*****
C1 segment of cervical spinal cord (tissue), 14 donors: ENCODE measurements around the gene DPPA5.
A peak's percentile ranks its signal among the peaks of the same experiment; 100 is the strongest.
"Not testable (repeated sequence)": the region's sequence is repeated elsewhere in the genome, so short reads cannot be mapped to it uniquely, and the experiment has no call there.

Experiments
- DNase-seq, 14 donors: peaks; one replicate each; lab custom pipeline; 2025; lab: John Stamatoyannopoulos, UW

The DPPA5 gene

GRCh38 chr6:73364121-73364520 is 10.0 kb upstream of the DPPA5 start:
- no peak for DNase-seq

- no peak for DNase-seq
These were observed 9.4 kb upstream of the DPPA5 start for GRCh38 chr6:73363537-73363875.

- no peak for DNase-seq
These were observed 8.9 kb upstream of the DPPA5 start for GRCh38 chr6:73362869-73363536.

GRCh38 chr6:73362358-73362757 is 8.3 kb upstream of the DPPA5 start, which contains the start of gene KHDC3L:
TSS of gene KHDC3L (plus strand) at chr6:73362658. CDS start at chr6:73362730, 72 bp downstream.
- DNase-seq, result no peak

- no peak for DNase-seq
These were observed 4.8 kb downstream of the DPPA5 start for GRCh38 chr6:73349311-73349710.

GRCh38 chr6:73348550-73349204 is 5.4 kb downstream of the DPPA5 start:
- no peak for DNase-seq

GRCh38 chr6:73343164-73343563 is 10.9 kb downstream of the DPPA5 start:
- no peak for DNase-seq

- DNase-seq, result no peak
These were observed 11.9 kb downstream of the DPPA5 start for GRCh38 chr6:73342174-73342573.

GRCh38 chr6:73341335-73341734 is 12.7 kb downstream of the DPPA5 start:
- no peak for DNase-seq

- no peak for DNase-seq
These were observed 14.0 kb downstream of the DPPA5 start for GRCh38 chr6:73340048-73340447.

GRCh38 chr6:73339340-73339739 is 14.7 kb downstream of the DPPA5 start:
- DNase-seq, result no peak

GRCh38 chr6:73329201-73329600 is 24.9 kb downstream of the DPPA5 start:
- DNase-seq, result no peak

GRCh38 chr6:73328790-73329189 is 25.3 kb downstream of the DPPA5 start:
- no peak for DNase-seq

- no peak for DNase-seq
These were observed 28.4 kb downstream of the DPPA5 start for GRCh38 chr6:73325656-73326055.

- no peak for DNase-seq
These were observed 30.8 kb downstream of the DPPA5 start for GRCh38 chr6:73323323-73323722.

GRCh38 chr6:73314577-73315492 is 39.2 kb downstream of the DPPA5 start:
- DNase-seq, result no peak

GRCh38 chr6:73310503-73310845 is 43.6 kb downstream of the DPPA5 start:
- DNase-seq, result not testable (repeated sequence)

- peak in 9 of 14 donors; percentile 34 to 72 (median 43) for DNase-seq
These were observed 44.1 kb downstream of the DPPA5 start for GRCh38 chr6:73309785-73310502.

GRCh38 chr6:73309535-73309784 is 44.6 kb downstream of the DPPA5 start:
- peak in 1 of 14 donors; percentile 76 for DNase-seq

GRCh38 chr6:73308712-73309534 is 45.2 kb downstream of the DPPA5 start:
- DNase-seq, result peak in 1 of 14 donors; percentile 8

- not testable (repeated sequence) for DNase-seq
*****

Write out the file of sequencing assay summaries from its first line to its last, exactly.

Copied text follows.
C1 segment of cervical spinal cord (tissue), 14 donors: ENCODE measurements around the gene DPPA5.
A peak's percentile ranks its signal among the peaks of the same experiment; 100 is the strongest.
"Not testable (repeated sequence)": the region's sequence is repeated elsewhere in the genome, so short reads cannot be mapped to it uniquely, and the experiment has no call there.

Experiments
- DNase-seq, 14 donors: peaks; one replicate each; lab custom pipeline; 2025; lab: John Stamatoyannopoulos, UW

The DPPA5 gene

GRCh38 chr6:73364121-73364520 is 10.0 kb upstream of the DPPA5 start:
- no peak for DNase-seq

- no peak for DNase-seq
These were observed 9.4 kb upstream of the DPPA5 start for GRCh38 chr6:73363537-73363875.

- no peak for DNase-seq
These were observed 8.9 kb upstream of the DPPA5 start for GRCh38 chr6:73362869-73363536.

GRCh38 chr6:73362358-73362757 is 8.3 kb upstream of the DPPA5 start, which contains the start of gene KHDC3L:
TSS of gene KHDC3L (plus strand) at chr6:73362658. CDS start at chr6:73362730, 72 bp downstream.
- DNase-seq, result no peak

- no peak for DNase-seq
These were observed 4.8 kb downstream of the DPPA5 start for GRCh38 chr6:73349311-73349710.

GRCh38 chr6:73348550-73349204 is 5.4 kb downstream of the DPPA5 start:
- no peak for DNase-seq

GRCh38 chr6:73343164-73343563 is 10.9 kb downstream of the DPPA5 start:
- no peak for DNase-seq

- DNase-seq, result no peak
These were observed 11.9 kb downstream of the DPPA5 start for GRCh38 chr6:73342174-73342573.

GRCh38 chr6:73341335-73341734 is 12.7 kb downstream of the DPPA5 start:
- no peak for DNase-seq

- no peak for DNase-seq
These were observed 14.0 kb downstream of the DPPA5 start for GRCh38 chr6:73340048-73340447.

GRCh38 chr6:73339340-73339739 is 14.7 kb downstream of the DPPA5 start:
- DNase-seq, result no peak

GRCh38 chr6:73329201-73329600 is 24.9 kb downstream of the DPPA5 start:
- DNase-seq, result no peak

GRCh38 chr6:73328790-73329189 is 25.3 kb downstream of the DPPA5 start:
- no peak for DNase-seq

- no peak for DNase-seq
These were observed 28.4 kb downstream of the DPPA5 start for GRCh38 chr6:73325656-73326055.

- no peak for DNase-seq
These were observed 30.8 kb downstream of the DPPA5 start for GRCh38 chr6:73323323-73323722.

GRCh38 chr6:73314577-73315492 is 39.2 kb downstream of the DPPA5 start:
- DNase-seq, result no peak

GRCh38 chr6:73310503-73310845 is 43.6 kb downstream of the DPPA5 start:
- DNase-seq, result not testable (repeated sequence)

- peak in 9 of 14 donors; percentile 34 to 72 (median 43) for DNase-seq
These were observed 44.1 kb downstream of the DPPA5 start for GRCh38 chr6:73309785-73310502.

GRCh38 chr6:73309535-73309784 is 44.6 kb downstream of the DPPA5 start:
- peak in 1 of 14 donors; percentile 76 for DNase-seq

GRCh38 chr6:73308712-73309534 is 45.2 kb downstream of the DPPA5 start:
- DNase-seq, result peak in 1 of 14 donors; percentile 8

- not testable (repeated sequence) for DNase-seq